Since its inception in the early 1970s, Airbus has received $15 billion in such support, according to the USTR and European government documents, including $3.2 billion for the mega A380 carrier's development. Commercial plane manufacturing is probably the riskiest business on the planet. Launch aid shifts the risk from Airbus to the European governments because the manufacturer isn't required to repay if the aircraft program is unsuccessful.

Lamy and the Europeans claim that Boeing's new fuel-sipping jetliner -- the 7e7 -- is receiving illegal subsidies. They mostly refer to the $3.2 billion tax break from Washington State that Boeing secured for its new plane program.

But the differences between launch aid, essentially cash up-front, and a tax break spread out over 20 years, is huge. For example, Washington State's help only partially reduces the tax on Boeing aircraft sales. By contrast, Airbus pays no sales levies on its exports. Boeing receives the tax benefit only after it invests its own money in development and begins delivering jetliners to customers, which will begins in 2007. Boeing shoulders all of the initial risk.

If 7e7 sales flop, Boeing receives nothing. If the A380 fails to sell, Airbus doesn't have to repay the $3 billion in loans. And unlike EU support, the tax break is available to every player in the aerospace industry, including Airbus and its suppliers. By Stanley Holmes

SAME BREAKS.

  Moreover, Boeing's $3.2 billion tax break pales in comparison with the total of $6 billion in up-front development aid and production support that the European governments have earmarked for the A380, according to the USTR and European government documents. Besides the $3 billion in launch aid, Airbus has received more than $1.5 billion in local-government support, as stated in European government documents. The city of Hamburg, for example, shelled out $800 million to expand an Airbus production plant for the A380.

Ironically, Airbus and its parent company, EADS, benefit from the same U.S. tax breaks that Lamy in his comments claim are "illegal." Airbus in 1997 received a total of $6.6 million in such assistance when it built a pilot-training facility near Miami International Airport. Dade County offered the European jet builder $3.5 million in tax-free industrial-revenue bonds, $700,000 in county land-lease breaks, and the possibility of $2.4 million in forgiven county rents.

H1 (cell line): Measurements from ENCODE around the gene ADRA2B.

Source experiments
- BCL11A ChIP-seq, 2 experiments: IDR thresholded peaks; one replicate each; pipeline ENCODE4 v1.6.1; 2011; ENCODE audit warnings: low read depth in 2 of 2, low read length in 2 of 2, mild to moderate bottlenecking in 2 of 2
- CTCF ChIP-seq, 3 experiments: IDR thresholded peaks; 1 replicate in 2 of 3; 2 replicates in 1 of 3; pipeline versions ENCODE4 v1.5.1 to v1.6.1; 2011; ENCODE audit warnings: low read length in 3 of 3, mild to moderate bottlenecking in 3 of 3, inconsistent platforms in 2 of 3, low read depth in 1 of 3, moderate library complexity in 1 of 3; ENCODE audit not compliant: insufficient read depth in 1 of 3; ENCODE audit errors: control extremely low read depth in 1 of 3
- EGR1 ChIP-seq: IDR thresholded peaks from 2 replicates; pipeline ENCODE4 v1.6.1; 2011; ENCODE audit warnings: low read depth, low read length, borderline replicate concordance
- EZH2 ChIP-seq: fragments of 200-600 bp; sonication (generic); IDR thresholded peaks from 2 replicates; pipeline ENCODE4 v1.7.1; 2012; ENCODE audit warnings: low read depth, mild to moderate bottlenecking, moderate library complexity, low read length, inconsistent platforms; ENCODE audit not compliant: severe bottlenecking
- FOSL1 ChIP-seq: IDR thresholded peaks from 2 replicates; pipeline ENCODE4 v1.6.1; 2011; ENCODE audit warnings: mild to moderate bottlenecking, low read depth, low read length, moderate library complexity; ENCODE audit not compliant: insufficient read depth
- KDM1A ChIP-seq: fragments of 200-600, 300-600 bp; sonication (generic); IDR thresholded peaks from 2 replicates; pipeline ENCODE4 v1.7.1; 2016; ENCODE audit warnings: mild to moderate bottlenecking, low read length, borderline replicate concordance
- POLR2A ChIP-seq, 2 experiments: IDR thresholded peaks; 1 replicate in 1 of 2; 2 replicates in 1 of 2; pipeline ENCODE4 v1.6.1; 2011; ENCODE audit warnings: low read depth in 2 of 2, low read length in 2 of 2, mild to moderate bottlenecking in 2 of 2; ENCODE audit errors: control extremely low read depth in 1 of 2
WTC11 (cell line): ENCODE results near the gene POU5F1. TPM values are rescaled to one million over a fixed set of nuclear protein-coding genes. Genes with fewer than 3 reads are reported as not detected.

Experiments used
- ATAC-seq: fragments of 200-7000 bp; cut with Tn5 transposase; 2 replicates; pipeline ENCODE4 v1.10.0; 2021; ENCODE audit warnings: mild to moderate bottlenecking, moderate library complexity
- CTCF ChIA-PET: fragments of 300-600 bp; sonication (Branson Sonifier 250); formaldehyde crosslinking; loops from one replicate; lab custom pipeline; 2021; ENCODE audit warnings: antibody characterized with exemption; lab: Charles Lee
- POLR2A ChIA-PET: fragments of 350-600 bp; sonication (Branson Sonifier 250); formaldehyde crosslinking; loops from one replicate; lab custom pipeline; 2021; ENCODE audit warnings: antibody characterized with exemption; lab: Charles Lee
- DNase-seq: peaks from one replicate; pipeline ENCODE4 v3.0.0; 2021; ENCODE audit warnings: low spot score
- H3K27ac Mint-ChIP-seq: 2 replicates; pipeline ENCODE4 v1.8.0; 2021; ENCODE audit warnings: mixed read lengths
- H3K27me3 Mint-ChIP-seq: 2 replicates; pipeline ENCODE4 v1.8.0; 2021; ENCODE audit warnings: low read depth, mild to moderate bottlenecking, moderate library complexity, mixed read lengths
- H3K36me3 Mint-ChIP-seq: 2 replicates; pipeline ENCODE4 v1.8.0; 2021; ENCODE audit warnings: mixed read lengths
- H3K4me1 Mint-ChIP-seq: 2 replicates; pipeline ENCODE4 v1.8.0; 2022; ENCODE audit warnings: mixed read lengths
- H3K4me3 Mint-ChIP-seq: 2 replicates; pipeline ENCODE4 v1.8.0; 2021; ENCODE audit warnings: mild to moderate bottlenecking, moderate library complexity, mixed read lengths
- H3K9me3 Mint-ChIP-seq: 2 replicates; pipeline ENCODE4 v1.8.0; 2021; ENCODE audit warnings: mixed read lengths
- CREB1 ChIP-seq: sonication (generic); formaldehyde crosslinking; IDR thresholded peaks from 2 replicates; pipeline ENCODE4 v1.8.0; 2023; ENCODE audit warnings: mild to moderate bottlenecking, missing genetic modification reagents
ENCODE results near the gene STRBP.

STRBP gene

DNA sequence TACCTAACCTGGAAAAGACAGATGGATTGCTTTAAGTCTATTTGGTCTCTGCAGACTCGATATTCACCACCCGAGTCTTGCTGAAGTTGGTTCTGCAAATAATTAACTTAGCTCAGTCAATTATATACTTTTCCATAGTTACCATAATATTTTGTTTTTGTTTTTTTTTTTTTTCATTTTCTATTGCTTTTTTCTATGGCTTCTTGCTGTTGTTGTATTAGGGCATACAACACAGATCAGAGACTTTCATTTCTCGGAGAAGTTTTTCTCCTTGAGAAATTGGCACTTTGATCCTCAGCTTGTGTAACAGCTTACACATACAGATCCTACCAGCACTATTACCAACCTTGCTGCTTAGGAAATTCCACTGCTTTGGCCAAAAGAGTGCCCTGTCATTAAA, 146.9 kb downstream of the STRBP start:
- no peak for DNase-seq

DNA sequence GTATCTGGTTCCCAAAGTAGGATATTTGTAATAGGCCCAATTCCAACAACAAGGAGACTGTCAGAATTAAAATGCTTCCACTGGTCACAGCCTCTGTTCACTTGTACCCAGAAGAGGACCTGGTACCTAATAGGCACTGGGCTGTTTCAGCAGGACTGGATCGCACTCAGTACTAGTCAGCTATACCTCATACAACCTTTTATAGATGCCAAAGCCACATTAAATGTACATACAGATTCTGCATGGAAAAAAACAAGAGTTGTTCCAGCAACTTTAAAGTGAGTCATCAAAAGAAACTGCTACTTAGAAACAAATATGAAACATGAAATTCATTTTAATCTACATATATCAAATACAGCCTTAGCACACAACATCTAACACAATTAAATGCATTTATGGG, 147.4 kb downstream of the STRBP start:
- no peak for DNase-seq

In 2003, EADS, Europe's largest defense contractor, received $8.6 million in tax breaks for locating a Eurocopter assembly factory in Mississippi. That included $6 million from local governments for new buildings to lease to Eurocopter and $2.6 million in state incentives.

OPEN BOOKS.

  Other burning issues the two sides will have to consider include the amount of government research money Boeing and Airbus receive. The EU and Airbus claim that NASA and defense research contracts are huge indirect subsidies for Boeing that violate the bilateral agreement, which limit such indirect support to no more than 3% of commercial plane revenues.

Boeing officials say such funding is significantly less than 1% of such revenues. At the same time, Airbus and EADS have received a similar amount of research and development support from the European Commission and European governments, according to the USTR.

The time is past for skirting these issues. Both sides will have to face each other under the WTO's watchful eye and open their books -- something Boeing CEO Harry Stonecipher has said repeatedly he wants to happen. EADS CEO Phillipe Camus and Airbus CEO Noel Forgeard haven't reciprocated. Forgeard has gone so far as to say Airbus would seek future launch aid for a new A350 jetliner to compete against Boeing's 7e7 aircraft.

With Washington terminating the U.S.-EU pact, it's time to resolve these issues once and for all.

Holmes is a correspondent in BusinessWeek's Seattle bureau